In their own ways, the dancers recalled the most important lessons they had learned. For co-artistic associate Gerardo Francisco, Jr., it was the intellectual approach in mastering technique. For principal dancer Shaira Comeros, it was the partnering classes. For principal dancer Joshua Enciso, it was the passion he poured into ballet. For soloist Jessa Balote, it was the discipline he instilled in everyone. He was the ballet parent who shaped their careers and changed their lives.

His sister, Icet Barroso, summed it beautifully: “Ballet ang asawa niya, iyung mga dancers ang mga anak niya (Ballet was his spouse, and the dancers were his children).”

But his lessons applied not only in ballet. I met Shaz for the first time as a newbie reporter for BusinessWorld in 1997. He was playing the lead in David Campos’ Petrushka and I sat with him for an interview.

“Ang bata mo pa (You’re so young)!” he told me. But he answered all my questions in detail with no hint of the condescension or superiority complex that I experienced from other artists dealing with younger reporters.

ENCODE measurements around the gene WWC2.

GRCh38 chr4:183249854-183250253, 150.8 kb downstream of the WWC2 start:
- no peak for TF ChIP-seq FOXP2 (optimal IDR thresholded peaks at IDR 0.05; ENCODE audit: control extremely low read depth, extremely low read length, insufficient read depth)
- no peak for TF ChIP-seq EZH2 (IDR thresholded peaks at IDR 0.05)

He told me that he was never the first choice for roles. Sometimes, he wasn’t even the second choice, or a choice at all. But he was always prepared. He learned all the roles he wanted to perform someday, on top of what was assigned to him. So when the first or second choices could not deliver, he was there, ready to step in at a moment’s notice.

He said that it did not matter that he was not the first choice. What was important was that he was the one who performed it on stage. He was the one the audience saw. He was the one people remembered.

It was a beautiful lesson to learn at the beginning of my career in journalism — a time when I was most impressionable. I began a habit of over-preparing, viewing issues from different sides, and presenting my stories in a more elegant fashion. While I could not dance to save my life, I joined the many dancers from all over the world who benefitted from his wisdom.

But despite his passing, Shaz continues to be an inspiration for the company. In a tribute article written about her partner in 2014, Lisa shone the spotlight on her prince saying, “Shaz is the force behind Ballet Manila. People think it’s me. But he is.”

Giselle P. Kasilag co-owns Project Art, Inc., which handles the archives of Ballet Manila. She is also involved with Ballet Manila founder Lisa Macuja-Elizalde’s radio show, Art 2 Art, under the Manila Broadcasting Company. Ms. Kasilag is a former reporter in the Arts & Leisure section of BusinessWorld.